…there were three dogs found in the home. The dogs were covered in feces and urine and appeared to be suffering from neglect. All dogs were left without food or water. Upon arrival of animal control, the three dogs located inside, and one dog located outside of the home were seized. The animal control officer on the scene advised a separate criminal investigation would be conducted based on the deplorable conditions the dogs were found in.”
Yet nothing happened. Actually, worse than nothing. Instead of keeping the abused dogs and getting them cleaned, fed and seen by a veterinarian, the dogs were returned to the owner. A note on the police file regarding the outcome stated: “3 Yorkies were give back to the owner <Jane Doe> per upper management. No order to provide care was implemented.” As a result of that incompetence, the state’s attorney was not able to continue with a cruelty investigation because the proof of the negligence/abuse had been returned to the perpetrator. By the order of the county shelter. Supreme incompetence, it would seem.
So Hillsborough County has a shelter that avoids at all costs taking in stray dogs, does not pick up stray or lost dogs, and returned abused dogs to the apparently abusive owner rather then keep them at the shelter. And the dogs the shelter does have can be adopted by anyone, regardless of whether that person has been convicted of animal abuse, dog fighting, or any other crime. While in theory there is a computer list of those not allowed to own animals in the county, the list is often out of date and incorrect. Amazingly, unbelievably, there is no application to complete to adopt a dog. Anyone with a driver’s license and a $20 bill can take as many dogs as he or she wants. No screening. No waitlist. No letter from landlord. And if someone dumps a senior dog and wants to adopt a puppy instead? Feel free!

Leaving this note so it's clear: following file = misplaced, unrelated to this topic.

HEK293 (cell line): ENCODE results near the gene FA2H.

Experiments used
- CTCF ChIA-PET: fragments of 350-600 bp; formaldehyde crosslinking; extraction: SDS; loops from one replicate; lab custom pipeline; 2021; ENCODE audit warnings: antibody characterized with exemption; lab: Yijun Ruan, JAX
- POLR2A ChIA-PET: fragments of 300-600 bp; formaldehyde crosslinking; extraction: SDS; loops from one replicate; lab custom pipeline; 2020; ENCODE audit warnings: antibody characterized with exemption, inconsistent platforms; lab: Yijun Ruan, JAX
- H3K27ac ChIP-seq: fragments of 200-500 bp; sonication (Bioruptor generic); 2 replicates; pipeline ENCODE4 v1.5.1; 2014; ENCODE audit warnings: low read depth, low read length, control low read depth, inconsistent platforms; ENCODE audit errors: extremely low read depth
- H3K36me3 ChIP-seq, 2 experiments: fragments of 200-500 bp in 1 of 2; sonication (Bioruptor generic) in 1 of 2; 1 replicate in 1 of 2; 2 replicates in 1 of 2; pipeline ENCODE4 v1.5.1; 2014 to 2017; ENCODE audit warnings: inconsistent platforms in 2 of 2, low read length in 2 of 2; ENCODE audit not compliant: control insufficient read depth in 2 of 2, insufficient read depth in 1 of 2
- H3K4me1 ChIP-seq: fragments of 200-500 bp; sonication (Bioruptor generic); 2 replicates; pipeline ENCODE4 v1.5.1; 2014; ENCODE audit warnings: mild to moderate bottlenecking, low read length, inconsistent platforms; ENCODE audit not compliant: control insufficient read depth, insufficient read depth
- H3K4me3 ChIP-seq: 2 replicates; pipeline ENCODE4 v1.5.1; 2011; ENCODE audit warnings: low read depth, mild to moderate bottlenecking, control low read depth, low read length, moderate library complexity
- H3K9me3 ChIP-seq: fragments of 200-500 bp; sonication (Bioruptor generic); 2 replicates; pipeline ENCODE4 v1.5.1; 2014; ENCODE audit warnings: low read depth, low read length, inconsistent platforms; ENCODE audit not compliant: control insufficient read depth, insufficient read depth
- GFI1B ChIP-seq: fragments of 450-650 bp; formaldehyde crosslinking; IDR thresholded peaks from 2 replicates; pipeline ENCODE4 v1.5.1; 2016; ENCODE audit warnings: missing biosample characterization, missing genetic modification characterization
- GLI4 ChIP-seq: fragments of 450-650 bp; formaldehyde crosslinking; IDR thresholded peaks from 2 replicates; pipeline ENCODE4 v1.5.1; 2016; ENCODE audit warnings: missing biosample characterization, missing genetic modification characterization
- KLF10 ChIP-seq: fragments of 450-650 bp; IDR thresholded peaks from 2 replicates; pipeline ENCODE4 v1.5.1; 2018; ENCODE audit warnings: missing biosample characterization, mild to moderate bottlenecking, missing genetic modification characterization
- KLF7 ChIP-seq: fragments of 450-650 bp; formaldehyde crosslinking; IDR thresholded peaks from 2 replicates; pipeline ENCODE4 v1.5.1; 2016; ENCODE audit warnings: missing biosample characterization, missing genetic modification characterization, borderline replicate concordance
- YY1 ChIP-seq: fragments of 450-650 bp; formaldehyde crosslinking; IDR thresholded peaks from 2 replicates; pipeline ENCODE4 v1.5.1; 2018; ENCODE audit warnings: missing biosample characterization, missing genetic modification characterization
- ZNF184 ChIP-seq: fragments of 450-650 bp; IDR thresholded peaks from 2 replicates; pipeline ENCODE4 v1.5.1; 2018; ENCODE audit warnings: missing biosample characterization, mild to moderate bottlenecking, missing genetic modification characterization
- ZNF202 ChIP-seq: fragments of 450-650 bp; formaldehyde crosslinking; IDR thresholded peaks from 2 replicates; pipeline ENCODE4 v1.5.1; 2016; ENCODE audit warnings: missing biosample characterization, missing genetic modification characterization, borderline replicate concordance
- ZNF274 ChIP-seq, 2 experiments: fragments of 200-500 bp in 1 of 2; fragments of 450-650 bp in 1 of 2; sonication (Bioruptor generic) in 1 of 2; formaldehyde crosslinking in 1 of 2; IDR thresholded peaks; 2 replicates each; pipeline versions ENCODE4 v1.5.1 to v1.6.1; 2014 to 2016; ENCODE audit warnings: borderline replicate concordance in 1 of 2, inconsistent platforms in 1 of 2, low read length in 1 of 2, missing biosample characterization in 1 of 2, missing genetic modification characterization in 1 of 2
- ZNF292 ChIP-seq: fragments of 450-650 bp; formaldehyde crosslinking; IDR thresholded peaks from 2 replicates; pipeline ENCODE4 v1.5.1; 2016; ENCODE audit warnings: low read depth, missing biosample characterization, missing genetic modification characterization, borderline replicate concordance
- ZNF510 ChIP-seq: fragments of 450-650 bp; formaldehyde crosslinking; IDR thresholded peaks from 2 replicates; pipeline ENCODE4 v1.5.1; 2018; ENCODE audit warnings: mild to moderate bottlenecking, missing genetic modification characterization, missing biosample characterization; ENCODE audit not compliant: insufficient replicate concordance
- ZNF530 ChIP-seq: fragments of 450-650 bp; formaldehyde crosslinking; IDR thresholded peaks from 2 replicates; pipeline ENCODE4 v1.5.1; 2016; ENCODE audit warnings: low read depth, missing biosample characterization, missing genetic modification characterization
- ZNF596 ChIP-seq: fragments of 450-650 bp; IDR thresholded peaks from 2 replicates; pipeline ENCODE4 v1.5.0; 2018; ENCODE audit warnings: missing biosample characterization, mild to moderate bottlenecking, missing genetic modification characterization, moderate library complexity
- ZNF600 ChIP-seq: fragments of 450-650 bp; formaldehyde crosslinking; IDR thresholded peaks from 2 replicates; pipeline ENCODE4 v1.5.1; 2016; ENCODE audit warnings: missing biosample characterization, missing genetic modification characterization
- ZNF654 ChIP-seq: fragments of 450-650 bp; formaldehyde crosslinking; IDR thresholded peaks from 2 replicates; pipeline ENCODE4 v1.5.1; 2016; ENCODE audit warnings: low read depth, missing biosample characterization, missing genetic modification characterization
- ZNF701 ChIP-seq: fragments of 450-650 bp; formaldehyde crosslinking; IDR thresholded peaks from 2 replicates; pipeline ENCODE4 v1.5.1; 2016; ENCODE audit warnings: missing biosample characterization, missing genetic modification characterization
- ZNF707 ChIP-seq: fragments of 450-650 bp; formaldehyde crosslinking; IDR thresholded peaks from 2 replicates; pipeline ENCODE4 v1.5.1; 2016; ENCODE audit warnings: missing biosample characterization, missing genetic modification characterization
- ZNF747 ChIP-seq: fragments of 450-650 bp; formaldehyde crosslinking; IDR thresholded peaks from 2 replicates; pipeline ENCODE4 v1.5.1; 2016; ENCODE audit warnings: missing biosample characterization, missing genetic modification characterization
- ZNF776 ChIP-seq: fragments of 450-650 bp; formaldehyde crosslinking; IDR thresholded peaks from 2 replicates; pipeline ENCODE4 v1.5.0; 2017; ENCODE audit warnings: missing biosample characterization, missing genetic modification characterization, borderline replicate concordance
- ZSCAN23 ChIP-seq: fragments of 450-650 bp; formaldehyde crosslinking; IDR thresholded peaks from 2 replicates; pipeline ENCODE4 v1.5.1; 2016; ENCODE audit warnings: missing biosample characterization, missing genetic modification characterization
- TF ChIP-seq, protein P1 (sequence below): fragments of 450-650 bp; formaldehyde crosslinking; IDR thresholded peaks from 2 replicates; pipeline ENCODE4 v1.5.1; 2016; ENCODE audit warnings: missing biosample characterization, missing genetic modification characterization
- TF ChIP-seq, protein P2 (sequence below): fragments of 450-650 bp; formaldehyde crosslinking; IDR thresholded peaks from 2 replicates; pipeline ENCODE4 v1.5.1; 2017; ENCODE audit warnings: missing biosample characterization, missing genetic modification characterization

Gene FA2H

It’s difficult to understand how a public shelter doesn’t have to take in any lost or stray dog that comes its way. That’s its purpose — to house the lost and unwanted animals of Hillsborough County. But somehow, that purpose has been lost behind the need of political hires to look good and show improvement — by any means necessary. A stray or lost animal found on a weekend needs the safety of a shelter just as much as those found Monday through Friday between the hours of 8:00 am and noon — the only hours during which the shelter will take in stray dogs.
Although this writer has emailed the shelter director several times in the past, he has not bothered to respond to even one email. Please feel free to email the Board of County Commissioners and share your views on how a shelter should be run. Contact information: firstname.lastname@example.org
Also, visit this Facebook page to see a visual about the shelter and find a link to a petition that begs for change for the better for the unwanted animals of Hillsborough County, Florida.